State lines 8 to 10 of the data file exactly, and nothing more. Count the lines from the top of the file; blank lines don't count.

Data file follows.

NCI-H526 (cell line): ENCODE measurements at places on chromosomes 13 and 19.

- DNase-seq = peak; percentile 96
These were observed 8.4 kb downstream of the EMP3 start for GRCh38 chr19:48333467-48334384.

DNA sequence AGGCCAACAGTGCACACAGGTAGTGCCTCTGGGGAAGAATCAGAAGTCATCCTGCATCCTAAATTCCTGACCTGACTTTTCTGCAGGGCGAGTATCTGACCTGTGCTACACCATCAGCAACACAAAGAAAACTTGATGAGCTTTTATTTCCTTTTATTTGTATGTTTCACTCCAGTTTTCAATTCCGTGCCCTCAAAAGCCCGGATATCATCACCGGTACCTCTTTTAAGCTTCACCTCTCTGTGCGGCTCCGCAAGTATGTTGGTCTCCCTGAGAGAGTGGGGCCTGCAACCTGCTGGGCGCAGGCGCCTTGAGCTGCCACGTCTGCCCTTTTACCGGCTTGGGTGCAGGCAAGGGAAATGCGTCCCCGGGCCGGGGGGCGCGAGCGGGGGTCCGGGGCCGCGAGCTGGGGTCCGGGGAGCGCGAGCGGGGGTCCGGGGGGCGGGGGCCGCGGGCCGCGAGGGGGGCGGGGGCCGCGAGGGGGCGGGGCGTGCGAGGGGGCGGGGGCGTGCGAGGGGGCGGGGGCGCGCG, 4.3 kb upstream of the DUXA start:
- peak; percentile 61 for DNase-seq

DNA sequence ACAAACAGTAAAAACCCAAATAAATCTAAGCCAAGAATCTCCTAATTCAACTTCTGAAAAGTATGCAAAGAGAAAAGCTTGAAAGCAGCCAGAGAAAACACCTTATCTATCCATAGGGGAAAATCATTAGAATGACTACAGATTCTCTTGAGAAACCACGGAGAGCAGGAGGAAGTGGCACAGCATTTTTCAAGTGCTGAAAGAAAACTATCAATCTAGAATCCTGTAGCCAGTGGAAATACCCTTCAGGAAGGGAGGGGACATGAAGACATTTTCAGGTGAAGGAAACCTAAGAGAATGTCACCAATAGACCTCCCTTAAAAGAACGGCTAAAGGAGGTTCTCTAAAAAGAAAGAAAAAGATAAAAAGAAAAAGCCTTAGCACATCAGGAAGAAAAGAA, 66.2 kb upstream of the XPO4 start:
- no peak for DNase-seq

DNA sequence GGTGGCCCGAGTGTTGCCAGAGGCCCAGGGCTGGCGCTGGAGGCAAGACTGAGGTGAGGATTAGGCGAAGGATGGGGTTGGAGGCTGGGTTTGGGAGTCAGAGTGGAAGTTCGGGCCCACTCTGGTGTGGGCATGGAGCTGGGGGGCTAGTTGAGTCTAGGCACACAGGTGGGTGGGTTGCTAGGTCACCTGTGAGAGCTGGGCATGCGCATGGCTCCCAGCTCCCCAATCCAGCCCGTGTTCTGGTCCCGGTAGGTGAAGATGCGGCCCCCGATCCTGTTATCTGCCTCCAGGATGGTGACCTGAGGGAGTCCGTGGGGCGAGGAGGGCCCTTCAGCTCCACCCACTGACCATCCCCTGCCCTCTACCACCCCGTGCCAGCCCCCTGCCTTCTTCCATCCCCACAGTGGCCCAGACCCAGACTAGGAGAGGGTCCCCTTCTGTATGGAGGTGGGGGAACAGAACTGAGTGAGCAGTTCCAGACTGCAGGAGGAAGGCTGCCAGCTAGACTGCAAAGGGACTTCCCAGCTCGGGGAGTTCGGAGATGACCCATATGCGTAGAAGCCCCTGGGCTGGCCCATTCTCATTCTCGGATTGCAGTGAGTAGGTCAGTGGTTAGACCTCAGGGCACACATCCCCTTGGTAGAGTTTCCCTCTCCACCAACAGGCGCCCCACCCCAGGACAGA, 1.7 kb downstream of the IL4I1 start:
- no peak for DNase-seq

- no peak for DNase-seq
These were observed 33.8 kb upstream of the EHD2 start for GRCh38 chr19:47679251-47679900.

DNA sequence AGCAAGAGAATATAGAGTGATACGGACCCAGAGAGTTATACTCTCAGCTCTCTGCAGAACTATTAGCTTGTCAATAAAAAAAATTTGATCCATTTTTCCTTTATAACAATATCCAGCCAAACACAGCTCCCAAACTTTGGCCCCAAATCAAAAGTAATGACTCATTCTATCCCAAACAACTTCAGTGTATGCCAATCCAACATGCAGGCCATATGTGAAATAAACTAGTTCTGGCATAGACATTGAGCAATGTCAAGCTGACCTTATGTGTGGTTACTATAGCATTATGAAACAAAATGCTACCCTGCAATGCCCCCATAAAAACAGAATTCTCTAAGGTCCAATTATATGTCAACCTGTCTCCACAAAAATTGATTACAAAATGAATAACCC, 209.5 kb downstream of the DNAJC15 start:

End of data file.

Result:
DNA sequence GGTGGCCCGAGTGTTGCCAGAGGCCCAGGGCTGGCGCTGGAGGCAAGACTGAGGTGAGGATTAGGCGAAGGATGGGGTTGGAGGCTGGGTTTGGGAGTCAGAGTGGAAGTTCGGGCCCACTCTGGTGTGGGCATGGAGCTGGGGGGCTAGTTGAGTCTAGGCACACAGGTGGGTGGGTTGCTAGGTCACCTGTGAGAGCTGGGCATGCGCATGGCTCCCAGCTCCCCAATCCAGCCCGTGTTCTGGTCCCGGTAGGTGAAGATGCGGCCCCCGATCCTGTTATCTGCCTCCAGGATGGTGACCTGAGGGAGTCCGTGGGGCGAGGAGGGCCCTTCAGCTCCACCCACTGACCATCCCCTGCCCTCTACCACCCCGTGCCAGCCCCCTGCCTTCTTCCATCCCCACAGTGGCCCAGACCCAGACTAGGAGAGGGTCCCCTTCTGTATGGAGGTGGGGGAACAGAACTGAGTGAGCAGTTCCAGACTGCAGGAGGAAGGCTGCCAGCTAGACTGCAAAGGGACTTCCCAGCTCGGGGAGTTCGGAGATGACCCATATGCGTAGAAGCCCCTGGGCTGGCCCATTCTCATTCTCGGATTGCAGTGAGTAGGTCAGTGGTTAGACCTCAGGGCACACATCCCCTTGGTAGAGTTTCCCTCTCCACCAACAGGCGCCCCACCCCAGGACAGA, 1.7 kb downstream of the IL4I1 start:
- no peak for DNase-seq

- no peak for DNase-seq